Abbott was health minister at a time, as now, when serious health care reform following European models was needed. (Universal health care minus the Canadian “public” monopoly by government employees’ unions.) That would improve outcomes for patients. But no discussion of such reform occurs in Big Promises, Small Government. Instead, it is again always about the money—not enough taxes, in Abbott’s view.
Like many politicians who like spending surpluses, Abbott appears not to ponder where they came from—usually from earlier, tougher decisions by others.
In the 1990s, the BC NDP government loved to crow about a low debt-to-GDP ratio for British Columbia’s finances. Of course, they never credited the restraint program of then-Premier Bill Bennett in 1983 who reined in spending, and which the NDP ferociously opposed at the time.
Similarly, Abbott complains of the parsimonious nature of early Campbell rule, even though it was part of the BC Liberals’ 2001 election platform. However, once BC’s finances were in better shape due in part to hold-the-line spending early in his government’s first term, he was happy to spend the surplus cash.
Context that also matters: government spending
Abbott blames early tax relief for problems that cropped up in various ministries, including, tragically, ones that dealt with children. But budgets have two sides—revenues and also spending. Choices on the latter matter as much as the former and can also impact which government programs are delivered properly or not.
Nowhere in the book does Abbott offer a substantive analysis of government spending, including public sector compensation. Instead, any reduction in taxes on British Columbians is routinely linked to assumed damage to the budget, and to programs Abbott champions. His language reflects that.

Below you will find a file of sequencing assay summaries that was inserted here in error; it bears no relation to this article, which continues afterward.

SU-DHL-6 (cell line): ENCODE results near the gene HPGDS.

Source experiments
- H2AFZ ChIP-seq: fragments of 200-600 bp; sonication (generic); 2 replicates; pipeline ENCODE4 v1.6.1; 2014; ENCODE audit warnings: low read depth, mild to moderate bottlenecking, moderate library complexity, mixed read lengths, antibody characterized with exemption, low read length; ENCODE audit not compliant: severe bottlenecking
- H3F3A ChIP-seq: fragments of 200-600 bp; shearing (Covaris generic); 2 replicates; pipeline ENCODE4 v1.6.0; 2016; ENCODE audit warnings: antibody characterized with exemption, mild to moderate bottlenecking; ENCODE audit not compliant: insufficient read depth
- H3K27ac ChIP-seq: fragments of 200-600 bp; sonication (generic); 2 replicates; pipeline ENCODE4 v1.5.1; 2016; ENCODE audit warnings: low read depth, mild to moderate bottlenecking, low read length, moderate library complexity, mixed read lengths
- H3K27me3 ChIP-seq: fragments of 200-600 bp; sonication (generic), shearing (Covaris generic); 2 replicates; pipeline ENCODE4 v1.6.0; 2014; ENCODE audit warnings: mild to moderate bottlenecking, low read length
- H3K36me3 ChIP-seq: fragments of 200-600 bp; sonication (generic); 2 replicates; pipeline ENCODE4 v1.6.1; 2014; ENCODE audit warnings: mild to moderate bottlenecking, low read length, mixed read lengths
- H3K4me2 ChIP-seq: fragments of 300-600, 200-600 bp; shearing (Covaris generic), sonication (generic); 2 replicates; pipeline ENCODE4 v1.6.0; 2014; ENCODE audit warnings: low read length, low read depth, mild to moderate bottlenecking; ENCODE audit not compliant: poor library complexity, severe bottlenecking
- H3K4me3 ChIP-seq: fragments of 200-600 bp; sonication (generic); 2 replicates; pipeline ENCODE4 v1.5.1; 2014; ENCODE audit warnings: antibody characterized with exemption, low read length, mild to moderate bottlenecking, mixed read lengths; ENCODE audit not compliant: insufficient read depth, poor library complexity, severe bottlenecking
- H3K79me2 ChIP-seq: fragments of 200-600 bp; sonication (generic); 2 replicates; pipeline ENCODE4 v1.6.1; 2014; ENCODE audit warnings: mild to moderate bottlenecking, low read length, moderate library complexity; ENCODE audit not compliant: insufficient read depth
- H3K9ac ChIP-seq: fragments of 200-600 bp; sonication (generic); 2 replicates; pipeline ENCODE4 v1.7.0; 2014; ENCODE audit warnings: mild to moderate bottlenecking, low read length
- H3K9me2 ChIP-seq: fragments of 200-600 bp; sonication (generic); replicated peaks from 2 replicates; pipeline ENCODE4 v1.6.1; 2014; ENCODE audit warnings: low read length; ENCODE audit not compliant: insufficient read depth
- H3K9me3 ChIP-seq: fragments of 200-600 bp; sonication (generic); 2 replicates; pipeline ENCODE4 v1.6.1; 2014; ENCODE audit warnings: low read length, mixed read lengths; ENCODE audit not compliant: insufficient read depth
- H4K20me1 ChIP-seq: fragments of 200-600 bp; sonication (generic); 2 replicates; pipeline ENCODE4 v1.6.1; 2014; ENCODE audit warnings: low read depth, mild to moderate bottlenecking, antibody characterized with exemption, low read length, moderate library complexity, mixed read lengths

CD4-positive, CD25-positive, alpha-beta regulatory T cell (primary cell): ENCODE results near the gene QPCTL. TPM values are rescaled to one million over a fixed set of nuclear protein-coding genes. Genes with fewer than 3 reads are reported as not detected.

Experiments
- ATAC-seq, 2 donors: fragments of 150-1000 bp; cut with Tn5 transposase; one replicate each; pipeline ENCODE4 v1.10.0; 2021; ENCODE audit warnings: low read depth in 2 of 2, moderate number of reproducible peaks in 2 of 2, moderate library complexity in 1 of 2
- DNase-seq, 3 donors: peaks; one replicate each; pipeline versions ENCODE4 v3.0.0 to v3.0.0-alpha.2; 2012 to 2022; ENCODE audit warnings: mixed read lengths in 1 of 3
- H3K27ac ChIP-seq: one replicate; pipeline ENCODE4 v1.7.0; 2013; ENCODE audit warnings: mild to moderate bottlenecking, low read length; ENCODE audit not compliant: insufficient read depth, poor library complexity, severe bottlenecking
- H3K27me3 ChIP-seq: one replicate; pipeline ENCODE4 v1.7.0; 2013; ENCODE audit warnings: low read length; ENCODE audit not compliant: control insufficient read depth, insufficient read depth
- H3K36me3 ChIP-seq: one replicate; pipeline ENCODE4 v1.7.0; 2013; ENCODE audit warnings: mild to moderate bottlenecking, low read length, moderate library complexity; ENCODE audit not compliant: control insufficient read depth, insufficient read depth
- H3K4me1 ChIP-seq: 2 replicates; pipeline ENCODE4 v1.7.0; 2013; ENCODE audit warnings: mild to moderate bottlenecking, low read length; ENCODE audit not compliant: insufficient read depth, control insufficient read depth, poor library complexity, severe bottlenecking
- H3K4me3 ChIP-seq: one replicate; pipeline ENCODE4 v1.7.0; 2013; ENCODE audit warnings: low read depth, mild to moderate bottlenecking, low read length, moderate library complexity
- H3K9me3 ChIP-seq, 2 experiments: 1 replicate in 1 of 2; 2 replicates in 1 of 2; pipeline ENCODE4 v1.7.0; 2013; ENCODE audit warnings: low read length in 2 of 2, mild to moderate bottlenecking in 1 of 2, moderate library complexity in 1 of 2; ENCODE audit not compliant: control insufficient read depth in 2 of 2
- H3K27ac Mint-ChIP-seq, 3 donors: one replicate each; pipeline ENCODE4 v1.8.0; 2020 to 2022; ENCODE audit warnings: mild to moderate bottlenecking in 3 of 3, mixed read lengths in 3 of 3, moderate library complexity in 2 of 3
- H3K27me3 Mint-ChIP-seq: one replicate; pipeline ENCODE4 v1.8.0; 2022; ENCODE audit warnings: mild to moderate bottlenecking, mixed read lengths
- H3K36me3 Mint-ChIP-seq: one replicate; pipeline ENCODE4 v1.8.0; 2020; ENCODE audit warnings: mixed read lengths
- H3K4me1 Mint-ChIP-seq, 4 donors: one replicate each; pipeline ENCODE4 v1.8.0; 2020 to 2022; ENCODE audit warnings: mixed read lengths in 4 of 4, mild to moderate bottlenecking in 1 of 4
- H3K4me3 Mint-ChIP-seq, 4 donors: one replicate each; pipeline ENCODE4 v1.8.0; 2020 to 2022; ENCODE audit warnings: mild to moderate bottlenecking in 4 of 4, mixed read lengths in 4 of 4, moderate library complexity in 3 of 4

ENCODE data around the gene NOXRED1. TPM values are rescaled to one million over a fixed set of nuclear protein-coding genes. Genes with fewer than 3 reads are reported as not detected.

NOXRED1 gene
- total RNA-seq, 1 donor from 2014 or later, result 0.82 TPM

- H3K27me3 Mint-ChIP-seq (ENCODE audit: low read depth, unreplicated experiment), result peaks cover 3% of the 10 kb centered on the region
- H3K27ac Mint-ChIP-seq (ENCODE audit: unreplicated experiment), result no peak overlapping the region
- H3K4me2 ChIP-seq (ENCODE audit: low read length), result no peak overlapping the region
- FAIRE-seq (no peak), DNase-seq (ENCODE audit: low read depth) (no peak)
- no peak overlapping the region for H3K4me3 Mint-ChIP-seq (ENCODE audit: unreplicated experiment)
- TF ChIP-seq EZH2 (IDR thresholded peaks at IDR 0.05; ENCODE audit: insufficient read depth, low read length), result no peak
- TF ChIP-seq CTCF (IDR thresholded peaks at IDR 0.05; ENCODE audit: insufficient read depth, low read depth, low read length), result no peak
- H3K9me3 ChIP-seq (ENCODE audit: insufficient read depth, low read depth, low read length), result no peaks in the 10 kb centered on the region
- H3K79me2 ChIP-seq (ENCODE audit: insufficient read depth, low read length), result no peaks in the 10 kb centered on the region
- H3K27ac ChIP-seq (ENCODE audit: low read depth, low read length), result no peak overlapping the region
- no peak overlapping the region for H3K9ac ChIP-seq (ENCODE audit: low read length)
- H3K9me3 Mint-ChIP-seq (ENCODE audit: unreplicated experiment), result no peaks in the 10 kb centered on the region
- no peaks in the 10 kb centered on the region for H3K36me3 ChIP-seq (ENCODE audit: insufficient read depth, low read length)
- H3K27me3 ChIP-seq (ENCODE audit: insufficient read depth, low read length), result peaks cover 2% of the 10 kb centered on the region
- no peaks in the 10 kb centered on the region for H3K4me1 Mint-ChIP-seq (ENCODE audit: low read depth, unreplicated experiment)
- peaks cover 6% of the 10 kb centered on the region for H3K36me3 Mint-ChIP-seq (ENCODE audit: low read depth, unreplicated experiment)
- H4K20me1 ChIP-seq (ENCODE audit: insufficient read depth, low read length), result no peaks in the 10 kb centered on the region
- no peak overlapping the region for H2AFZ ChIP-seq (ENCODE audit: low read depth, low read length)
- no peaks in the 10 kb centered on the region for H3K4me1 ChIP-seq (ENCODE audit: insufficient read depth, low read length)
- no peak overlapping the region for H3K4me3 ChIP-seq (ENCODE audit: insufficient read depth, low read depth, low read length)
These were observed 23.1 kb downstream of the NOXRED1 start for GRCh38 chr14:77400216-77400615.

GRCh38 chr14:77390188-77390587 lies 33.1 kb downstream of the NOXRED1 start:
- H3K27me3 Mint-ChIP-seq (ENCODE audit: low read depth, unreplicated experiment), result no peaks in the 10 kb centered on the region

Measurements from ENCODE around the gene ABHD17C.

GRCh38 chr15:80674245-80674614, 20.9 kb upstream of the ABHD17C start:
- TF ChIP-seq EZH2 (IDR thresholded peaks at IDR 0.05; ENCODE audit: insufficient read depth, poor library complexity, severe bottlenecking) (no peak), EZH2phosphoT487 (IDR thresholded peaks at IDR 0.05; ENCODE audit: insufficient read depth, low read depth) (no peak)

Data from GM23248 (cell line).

Abbott approvingly cites a 2001 Vancouver Sun story about a $1 billion “hole” in the provincial budget that resulted from tax relief that year. In another, descriptions of being asked by Premier Campbell to do more with less is linked to “austerity”, “induced austerity”, and “harsh medicine.”
Of course, there are other ways to describe governments that try to make government more affordable for citizens: prudent; engaged in long-overdue reforms; modernizing government; and treating the public sector akin to the private sector, i.e., paying attention to the people who pay the tax bills, from coffee baristas, to entrepreneurs, to blue-collar construction workers.
Why does $1 billion in tax cuts blow a “hole” in the budget but not $1 billion in higher government wages?
On the $1 billion “hole” blown in BC’s budget numbers, Abbott looks at just one side of the fiscal ledger.
While other governments from an NDP-led one in Saskatchewan to a federal Liberal government in Ottawa and some Conservative-led provinces cut spending and staff and froze or reduced wages to stop the red ink tsunami, in the 1990s, British Columbia’s NDP government was the only province to hike the public sector wage bill.
For instance, the public sector wage bill dropped by 13.7 per cent in NDP-led Saskatchewan and declined by 22 per cent in Alberta during the 1990s. In NDP-led BC, the public sector wage bill for taxpayers rose by 1.7 per cent.
The BC NDP’s approach to wages made a big difference on the balance sheet. Between 1998 and 2001 (when the NDP government claimed it froze civil servant wages), a plethora of secret deals later came to light, showing an extra $1 billion in compensation costs from just those secret deals alone.
Abbott never cites that $1 billion in extra compensation spending as part of the reason for a larger deficit in his BC Liberal government’s early budgets, only the $1 billion given up on the revenue side. Nor does he make the link between spending an extra $1 billion on the bureaucracy as another possible reason why ministries he cares about were shortchanged.
What other governments were up to
There are other critical bits of missed context. How governments of all political stripes in Alberta, Ontario, Saskatchewan and federally cut program spending in the 1990s – while the NDP in BC did not.
The start dates were different but from peak to trough, program spending declined in ranges that included 3.8 per cent in Conservative Ontario, 10 per cent in NDP-led Saskatchewan and 10 per cent by the Liberal-led federal government and 22 per cent in Ralph Klein’s Conservative Alberta.
The Campbell government’s planned 11 per cent reduction in spending was reasonable in that context. However, and as the federal government’s fiscal references tables show, BC Liberal government never actually cut program spending (though it did freeze it once firmly in control of the budget).
Between the last full NDP budget year (2000/01) when program spending was $25.5 billion, spending actually jumped by $2 billion to $27.6 billion in 2001/02 (the ‘shared’ NDP-Liberal budget year), $27.7 billion in the first full BC Liberal budget year, $27.9 in the subsequent year, and upwards from there.
Other missing context: Private sector realities